Hong Kong’s once-frenzied commercial property market is flagging as months of political turbulence take a mounting toll on the city’s economy. But a pair of recent sales in the New Territories and Kowloon totaling more than HK$1 billion show that some investors are braving the uncertainty to make significant bets on office and retail opportunities.
Hong Kong developer First Group Holdings recently acquired a site in the Tsuen Wan area of the New Territories for HK$980 million ($126 million), according to records filed last week, where the company plans to develop a grade A office building at an estimated cost of HK$1.6 billion ($305 million). The project is anticipated to be completed by 2023.
Just over seven miles to the southeast, a buyer reported to affiliated with the chairman of a Hong Kong-listed logistics operator and developer snapped up a pair of retail units in the Sham Shui Po area of Kowloon for HK$48.8 million ($6.3 million).
New Office Project in the New Territories
The Tsuen Wan site, formerly home to an old industrial building, is located at 11-15 Chai Wan Kok Street, near the intersection of Tuen Mun Road and Tsuen Wan Road. The Tseun Wan and Tsuen Wan West subway stations are located within walking distance to the southeast and east of the site, respectively.
The parcel measures about 16,312 square feet with a plot ratio of 9.5, allowing for the development of a total gross floor area of up to 155,000 square feet. At the transaction price, First Group is paying the equivalent of roughly HK$6,300 per square foot of floor area for its Tsuen Wan prize.
First Group director Wei Shenyi revealed that the company has paid the land premium to convert the industrial site for commercial use and plans to redevelop the property into a grade A office building, according to an account on local news site Mingpao.
The seller, Star Properties Group, announced the deal to the Hong Kong Stock Exchange on December 31. Star Properties, which originally acquired the property in January 2014 for HK$173 million, expects to book a gain of roughly HK$380 million from the transaction, according to the statement.
The deal marks First Group’s third acquisition of a commercial project in Tsuen Wan over the past two years. In 2018, the company acquired two sites at 18 Tai Chung Road and 73 Chai Wan Kok Street, which it will redevelop into grade A office buildings and new industrial facilities, according to Mingpao.
Betting on Retail with Redevelopment Potential
In a separate retail deal in Kowloon, units C and D on the ground floor of the Wing Shing Building at 23-31 Castle Peak Road changed hands at HK$8 million below their initial asking price of HK$56.8 million, according to a report in Apple Daily.
The price equates to about HK$13,500 per square foot for the units totalling 3,600 square feet. Located in an eight-storey residential building constructed in 1975, the retail space is currently leased to a stuffed toy shop at the rate of HK$128,000 per month, generating a return of around 3.1 percent based on the recent purchase price. The seller had acquired the asset in July 2010 for HK$27.8 million, achieving a HK$21 million increase in value over nine years.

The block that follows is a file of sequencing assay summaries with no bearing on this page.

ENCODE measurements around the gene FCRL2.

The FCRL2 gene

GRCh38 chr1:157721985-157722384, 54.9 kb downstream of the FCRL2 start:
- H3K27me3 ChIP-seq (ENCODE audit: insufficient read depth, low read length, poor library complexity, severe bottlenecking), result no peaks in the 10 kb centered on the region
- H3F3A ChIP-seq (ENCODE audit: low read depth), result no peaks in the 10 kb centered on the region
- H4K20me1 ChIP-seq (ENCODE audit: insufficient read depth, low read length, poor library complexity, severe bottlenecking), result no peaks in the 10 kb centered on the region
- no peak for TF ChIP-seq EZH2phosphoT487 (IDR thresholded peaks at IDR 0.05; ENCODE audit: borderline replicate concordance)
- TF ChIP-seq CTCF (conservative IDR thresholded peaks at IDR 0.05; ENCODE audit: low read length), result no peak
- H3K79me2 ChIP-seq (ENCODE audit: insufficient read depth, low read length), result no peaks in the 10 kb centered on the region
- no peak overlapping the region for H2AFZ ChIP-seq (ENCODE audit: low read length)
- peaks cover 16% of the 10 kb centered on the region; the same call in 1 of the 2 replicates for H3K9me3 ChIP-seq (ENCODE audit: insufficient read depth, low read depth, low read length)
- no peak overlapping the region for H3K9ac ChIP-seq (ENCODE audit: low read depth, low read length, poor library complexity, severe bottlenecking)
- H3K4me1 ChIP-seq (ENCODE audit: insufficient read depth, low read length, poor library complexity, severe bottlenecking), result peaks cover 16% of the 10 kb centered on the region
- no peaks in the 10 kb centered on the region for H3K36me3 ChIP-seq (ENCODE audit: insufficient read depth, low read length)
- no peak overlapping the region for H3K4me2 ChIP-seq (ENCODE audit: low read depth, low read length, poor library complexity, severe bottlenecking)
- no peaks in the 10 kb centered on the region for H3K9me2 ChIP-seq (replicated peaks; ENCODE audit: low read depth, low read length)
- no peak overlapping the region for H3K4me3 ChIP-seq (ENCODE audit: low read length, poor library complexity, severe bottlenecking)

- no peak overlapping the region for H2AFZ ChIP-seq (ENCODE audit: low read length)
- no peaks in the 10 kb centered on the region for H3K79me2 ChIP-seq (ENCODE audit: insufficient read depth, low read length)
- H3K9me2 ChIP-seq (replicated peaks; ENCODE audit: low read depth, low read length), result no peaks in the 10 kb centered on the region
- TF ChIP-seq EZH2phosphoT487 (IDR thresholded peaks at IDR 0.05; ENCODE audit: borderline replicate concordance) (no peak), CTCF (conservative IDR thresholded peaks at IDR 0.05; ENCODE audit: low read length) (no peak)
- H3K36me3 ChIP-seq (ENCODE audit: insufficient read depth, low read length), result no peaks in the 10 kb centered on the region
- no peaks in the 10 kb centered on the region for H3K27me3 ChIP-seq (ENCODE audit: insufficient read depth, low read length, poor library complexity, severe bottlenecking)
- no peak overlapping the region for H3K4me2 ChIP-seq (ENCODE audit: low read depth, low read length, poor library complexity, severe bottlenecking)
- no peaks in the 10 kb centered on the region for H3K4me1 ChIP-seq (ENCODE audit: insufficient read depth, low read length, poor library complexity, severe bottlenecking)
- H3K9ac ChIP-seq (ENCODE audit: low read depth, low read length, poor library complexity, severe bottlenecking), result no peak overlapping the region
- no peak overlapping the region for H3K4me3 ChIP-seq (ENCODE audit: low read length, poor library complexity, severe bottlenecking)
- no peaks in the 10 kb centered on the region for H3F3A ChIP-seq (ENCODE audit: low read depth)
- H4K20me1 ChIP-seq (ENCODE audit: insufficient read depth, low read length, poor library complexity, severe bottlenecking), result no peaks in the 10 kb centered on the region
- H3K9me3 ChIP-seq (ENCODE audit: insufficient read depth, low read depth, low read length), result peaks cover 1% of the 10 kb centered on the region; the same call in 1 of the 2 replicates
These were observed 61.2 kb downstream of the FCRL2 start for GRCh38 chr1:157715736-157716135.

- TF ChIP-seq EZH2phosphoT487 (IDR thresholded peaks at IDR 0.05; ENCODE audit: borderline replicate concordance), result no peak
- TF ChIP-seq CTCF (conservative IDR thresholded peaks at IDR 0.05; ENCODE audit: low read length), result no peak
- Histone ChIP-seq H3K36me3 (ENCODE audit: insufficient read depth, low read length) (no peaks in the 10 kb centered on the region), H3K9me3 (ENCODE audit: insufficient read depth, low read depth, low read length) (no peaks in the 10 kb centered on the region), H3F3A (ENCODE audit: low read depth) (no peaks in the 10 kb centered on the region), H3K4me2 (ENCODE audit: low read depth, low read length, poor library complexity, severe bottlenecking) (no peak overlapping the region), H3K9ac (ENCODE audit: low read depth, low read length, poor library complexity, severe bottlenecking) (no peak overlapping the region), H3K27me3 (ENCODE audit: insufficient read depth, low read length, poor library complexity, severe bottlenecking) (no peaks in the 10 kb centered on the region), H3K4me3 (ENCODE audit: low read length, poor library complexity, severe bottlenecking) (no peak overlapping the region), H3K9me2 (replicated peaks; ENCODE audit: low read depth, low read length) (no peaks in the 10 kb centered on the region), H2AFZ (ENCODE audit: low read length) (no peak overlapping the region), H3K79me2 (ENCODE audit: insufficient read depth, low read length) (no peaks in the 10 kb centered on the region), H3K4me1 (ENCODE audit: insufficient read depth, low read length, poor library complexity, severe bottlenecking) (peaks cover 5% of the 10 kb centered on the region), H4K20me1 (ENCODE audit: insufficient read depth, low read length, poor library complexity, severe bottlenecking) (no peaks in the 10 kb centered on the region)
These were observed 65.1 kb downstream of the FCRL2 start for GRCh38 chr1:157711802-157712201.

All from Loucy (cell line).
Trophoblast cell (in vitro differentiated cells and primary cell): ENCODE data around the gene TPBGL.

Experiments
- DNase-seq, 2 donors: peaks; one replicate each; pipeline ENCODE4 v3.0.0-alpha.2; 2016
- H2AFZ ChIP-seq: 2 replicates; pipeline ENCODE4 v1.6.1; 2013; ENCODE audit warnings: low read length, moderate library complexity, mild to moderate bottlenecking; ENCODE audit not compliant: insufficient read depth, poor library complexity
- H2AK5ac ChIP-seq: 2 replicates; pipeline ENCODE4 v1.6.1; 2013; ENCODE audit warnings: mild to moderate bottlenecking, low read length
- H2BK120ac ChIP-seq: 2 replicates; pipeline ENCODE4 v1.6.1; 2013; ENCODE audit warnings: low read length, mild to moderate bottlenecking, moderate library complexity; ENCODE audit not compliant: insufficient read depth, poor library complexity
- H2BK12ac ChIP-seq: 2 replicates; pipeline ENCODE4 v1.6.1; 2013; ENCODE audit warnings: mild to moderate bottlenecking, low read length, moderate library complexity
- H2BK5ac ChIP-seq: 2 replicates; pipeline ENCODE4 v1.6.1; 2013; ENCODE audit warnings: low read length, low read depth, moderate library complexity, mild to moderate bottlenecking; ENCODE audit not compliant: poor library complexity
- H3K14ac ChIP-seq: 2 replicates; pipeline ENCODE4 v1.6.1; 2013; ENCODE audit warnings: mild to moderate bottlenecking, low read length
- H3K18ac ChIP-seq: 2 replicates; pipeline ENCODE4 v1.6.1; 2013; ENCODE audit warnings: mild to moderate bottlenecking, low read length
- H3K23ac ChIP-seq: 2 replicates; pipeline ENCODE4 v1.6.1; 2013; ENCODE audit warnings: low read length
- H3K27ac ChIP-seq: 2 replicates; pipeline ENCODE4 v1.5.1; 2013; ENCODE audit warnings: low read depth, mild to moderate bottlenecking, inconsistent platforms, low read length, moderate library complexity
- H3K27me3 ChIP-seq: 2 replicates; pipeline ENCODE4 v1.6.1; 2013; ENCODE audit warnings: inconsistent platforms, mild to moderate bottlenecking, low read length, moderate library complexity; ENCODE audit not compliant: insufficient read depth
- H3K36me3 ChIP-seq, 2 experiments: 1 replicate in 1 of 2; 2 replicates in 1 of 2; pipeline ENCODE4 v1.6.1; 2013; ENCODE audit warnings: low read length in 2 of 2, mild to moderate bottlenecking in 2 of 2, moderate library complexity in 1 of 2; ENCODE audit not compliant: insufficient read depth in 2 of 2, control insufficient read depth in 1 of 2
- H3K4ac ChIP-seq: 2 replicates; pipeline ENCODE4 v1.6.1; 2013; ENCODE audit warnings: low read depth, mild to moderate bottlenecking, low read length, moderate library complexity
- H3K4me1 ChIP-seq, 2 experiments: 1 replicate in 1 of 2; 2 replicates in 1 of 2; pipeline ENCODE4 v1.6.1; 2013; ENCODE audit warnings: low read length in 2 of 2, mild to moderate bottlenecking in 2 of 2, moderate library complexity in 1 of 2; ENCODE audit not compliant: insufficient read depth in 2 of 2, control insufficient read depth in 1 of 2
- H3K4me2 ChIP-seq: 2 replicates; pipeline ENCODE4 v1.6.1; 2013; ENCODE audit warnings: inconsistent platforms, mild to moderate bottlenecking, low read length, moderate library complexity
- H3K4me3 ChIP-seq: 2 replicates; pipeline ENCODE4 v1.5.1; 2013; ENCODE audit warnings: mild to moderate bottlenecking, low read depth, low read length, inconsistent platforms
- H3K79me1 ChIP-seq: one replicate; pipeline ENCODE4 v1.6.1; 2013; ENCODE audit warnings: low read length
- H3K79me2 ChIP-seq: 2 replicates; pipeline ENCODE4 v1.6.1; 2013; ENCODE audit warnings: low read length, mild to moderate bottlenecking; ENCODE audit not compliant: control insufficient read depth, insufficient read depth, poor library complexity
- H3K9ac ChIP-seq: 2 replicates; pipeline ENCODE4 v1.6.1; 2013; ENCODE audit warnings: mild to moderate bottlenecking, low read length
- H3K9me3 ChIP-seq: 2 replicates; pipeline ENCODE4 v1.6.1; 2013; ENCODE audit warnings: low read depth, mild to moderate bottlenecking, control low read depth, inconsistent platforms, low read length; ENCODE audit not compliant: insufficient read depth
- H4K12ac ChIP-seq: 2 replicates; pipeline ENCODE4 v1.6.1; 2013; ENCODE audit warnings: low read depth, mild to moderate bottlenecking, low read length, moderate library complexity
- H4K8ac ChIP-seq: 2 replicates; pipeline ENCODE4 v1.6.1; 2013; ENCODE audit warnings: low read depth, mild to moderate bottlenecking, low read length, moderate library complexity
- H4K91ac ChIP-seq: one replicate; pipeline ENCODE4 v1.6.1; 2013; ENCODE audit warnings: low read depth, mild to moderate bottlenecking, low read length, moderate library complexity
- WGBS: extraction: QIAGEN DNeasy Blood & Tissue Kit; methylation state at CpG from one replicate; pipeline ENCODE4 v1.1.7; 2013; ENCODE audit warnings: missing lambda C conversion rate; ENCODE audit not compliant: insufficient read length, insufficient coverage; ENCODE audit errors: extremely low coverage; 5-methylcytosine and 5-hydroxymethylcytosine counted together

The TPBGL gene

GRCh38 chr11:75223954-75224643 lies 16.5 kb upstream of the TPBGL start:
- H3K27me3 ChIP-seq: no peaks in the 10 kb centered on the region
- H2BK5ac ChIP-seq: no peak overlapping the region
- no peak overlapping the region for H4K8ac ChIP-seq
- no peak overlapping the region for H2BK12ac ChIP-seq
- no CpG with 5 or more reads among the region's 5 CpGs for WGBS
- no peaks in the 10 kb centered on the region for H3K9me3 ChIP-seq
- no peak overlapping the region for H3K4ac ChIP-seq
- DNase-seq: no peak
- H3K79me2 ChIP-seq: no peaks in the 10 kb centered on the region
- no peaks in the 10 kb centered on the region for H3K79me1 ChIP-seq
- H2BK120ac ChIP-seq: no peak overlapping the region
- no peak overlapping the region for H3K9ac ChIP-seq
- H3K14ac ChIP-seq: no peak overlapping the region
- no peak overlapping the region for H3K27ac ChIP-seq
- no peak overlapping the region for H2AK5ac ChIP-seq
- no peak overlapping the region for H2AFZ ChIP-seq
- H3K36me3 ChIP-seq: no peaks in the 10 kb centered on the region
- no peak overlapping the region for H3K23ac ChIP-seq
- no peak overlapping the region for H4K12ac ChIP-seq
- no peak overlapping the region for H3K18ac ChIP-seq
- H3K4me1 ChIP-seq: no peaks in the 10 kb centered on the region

The most recent buyer is understood to be Cheng Chi Fung (鄭智豐), who is associated with Shenzhen-based logistics operator and trade centre developer China South City Holdings. Cheng also co-owns retail units D and E on the ground floor of the adjacent Wah Shing Building at 17 Castle Peak Road, allowing for a possible joint development on both sites.
Cheng owns the neighbouring retail units together with Cheng Chi Fan and Cheng Tai Po, a non-executive director of China South City and elder brother of China South City’s chairman Ricky Cheng Chung Hing. In June of last year, the trio purchased Tak Yue Mansion, the former site of a well-known Chinese restaurant in Yau Ma Tei for HK$202 million. The Chengs have also been active property buyers in the Sham Shui Po and Cheung Sha Wan areas of Kowloon, where they hold at least a dozen assets.
Shenzhen-based China South City announced last month it was partnering with mall builder Wanda Group to develop a 305,000 square metre tourism, sports and retail centre in its home city.
Big Deals Buck Declining Trend
Transactions worth more than HK$500 million are increasingly rare in Hong Kong’s commercial market as the city witnesses its highest office vacancy rates and lowest levels of office property investment in roughly a decade, according to a recent report by JLL.
The agency found that the city’s longest bull run in history came to an end in the second half of 2019, with net take-up of grade A office space plunging 62 percent during the year to just under 1.1 million square feet, and overall grade A office rents dropping 4.3 percent.
Investment volumes for commercial properties priced over HK$20 million shrank to HK$13.6 billion in the second half of 2019, which JLL notes is the lowest half-yearly result in 11 years, amid economic and social woes as well as a pullback by mainland investors. Capital values for office and high street retail assets are expected to drop 15 to 20 percent in 2020, the agency forecasts.